My Lords, I am grateful to the noble Baroness .for repeating the Statement made in another place. It was somewhat lengthy and I assure the House that I shall take nowhere near as long as the Minister. In that connection, we must do something about our procedures. I do not have quite the same volume of complaints, either in terms of sound or content, this afternoon as I did over Scott. However, the White Paper is detailed and to receive it, as one does on these occasions, relatively shortly before one has to rise to deal with the detail is a difficult task. As in all such matters, as the House knows, the devil is in the details, not in the Statement that is made upon them.

I start by expressing sympathy for the Minister in making the Statement. I suppose that one should express sympathy with the Government in totality because the impression that they are trying to give under all the verbiage is: "Here is a government committed to a policy of ever-closer co-operation with our partners in Europe. But we're terribly sorry, we can't actually say so because we have problems within our own party and because of the divisions within the Conservative Party". Therefore, on the big issues the White Paper is silent.

On the little issues—or littler anyway—the White Paper has quite a lot to say, particularly on the veto. There is not a word on EMU, not a word on monetary union. Of course, that is an issue on which we might have trouble behind us. I also looked in vain for a mention of the word "referendum" throughout the paper, but there is nothing on it. Perhaps we will have trouble with the people sitting behind us if we mention that.

It is a predictable and somewhat pallid document. I sympathise with the Government's difficulties—good Europeans as some of them are—in dealing with their recalcitrant Back-Benchers. It is a document in which the Prime Minister, in the foreword, produces a ringing statement that, we should throw ourselves into the debate … with confidence and determination". He then produces a document in which the vision, when we come down to it, seems to resolve itself into animal welfare and what to do about the procedures of the European Court. That does not entirely ring true and it did not so far as I was concerned.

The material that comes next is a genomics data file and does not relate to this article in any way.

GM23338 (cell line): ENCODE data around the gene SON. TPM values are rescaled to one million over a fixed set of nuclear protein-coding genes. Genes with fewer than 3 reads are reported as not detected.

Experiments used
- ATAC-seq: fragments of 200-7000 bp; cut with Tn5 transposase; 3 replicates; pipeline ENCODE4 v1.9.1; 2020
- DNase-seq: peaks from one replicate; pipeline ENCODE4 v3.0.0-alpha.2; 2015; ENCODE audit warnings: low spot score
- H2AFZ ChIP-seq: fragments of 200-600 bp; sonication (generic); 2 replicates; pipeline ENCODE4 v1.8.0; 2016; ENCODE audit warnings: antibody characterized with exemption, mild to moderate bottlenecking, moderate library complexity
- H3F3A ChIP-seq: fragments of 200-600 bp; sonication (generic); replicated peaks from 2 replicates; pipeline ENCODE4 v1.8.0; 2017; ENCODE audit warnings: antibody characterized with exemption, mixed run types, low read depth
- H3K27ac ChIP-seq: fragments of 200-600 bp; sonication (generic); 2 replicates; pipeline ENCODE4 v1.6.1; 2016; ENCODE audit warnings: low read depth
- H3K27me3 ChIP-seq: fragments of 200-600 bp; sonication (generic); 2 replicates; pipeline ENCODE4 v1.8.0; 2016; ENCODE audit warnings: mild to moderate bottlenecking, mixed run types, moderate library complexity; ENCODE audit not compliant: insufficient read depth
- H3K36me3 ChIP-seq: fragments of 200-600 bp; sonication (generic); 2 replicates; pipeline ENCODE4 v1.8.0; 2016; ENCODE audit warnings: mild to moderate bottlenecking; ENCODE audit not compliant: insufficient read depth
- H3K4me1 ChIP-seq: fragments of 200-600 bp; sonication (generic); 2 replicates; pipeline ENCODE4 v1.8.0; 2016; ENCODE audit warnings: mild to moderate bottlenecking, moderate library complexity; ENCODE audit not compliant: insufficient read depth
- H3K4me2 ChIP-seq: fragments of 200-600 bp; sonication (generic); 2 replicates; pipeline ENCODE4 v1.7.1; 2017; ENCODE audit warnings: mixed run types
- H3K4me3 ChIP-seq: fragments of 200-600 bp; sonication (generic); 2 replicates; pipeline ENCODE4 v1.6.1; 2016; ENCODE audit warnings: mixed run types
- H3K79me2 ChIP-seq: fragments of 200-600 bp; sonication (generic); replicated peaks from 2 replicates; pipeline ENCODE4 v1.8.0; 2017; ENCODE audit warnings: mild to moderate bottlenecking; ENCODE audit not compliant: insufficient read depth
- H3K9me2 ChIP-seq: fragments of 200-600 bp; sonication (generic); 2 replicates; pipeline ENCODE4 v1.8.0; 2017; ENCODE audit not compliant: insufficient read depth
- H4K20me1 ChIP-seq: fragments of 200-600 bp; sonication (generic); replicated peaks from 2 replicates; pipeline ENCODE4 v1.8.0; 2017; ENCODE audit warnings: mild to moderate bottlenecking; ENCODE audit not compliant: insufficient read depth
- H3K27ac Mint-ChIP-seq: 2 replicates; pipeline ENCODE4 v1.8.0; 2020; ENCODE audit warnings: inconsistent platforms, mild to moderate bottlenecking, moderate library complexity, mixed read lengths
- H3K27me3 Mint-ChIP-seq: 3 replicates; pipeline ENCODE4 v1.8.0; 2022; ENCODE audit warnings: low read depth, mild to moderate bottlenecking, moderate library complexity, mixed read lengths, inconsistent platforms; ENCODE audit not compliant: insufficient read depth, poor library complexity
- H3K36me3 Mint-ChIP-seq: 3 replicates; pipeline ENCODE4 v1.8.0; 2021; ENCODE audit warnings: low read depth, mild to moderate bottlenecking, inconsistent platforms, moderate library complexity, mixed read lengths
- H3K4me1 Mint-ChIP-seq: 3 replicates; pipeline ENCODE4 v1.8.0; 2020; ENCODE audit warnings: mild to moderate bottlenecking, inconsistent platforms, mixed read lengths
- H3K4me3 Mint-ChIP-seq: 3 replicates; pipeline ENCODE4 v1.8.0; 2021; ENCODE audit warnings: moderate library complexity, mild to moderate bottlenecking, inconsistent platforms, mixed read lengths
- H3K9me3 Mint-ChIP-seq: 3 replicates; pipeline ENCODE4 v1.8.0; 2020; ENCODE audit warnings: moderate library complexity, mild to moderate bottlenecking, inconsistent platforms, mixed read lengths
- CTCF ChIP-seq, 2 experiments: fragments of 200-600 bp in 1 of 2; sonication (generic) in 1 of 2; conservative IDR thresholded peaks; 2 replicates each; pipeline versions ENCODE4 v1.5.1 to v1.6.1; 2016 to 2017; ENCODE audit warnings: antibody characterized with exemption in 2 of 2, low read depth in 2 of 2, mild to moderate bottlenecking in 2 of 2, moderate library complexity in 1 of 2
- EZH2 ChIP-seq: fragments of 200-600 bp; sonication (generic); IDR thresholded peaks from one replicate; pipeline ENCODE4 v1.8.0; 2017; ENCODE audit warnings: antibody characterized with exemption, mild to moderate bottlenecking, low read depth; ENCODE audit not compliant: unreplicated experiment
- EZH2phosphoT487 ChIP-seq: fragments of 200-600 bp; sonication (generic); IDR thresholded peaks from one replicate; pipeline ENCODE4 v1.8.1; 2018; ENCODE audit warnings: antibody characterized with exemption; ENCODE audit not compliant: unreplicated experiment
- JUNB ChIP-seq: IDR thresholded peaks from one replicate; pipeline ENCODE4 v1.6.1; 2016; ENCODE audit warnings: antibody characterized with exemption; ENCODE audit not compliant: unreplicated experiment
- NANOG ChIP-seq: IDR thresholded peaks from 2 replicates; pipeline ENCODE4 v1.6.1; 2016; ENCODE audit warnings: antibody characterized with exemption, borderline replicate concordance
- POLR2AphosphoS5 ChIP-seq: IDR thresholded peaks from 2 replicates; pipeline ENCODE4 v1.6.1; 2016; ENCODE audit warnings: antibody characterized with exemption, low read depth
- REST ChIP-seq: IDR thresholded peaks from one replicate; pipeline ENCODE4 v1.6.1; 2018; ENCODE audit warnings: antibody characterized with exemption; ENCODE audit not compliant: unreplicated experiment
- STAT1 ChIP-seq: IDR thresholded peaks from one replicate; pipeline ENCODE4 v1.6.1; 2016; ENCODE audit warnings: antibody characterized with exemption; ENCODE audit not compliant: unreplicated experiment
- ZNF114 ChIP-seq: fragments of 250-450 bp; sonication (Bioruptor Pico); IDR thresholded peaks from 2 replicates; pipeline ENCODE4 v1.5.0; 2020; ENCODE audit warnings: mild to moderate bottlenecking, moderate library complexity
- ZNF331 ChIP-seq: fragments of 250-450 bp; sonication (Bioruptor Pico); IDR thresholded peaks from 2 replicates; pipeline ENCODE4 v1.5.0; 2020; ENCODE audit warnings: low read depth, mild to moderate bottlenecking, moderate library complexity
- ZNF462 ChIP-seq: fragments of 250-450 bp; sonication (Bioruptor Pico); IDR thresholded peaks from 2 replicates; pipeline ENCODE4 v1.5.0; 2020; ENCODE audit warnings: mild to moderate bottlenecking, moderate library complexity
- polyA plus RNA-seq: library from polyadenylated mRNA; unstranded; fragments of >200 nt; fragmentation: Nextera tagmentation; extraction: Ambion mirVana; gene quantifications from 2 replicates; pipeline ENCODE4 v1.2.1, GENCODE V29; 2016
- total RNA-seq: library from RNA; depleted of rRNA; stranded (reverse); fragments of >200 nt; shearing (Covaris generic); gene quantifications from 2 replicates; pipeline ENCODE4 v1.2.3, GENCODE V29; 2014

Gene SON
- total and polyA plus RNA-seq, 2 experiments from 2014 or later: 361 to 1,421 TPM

The problem is not new; it will not go away. If we wish to co-operate with our partners, we have to accept some of the disciplines and constraints that arise from that relationship. That is precisely what the Government cannot admit at present. In his foreword, the Prime Minister said that there is: a strong sense of shared purpose and common enterprise". One cannot achieve a shared purpose except by being openly prepared to share a common purpose. One cannot achieve a common enterprise except by being prepared to identify what the common enterprise is and say how one will co-operate with one's partners in pursuing those enterprises. In some ways, the most interesting part of the document is what it does not contain rather than what it does.

Perhaps I may turn to the Court, with which a considerable section of the White Paper deals. Will the Minister confirm that there are no proposals for altering the jurisdiction or competence of the European Court of Justice? There is a lot about procedures and matters of detail, and I shall be asking about that later. However, the central issue is whether the European Court shall continue to have the powers that it has been given in the treaty. As I understand it, there are no proposals or suggestions from the Government that that should be changed.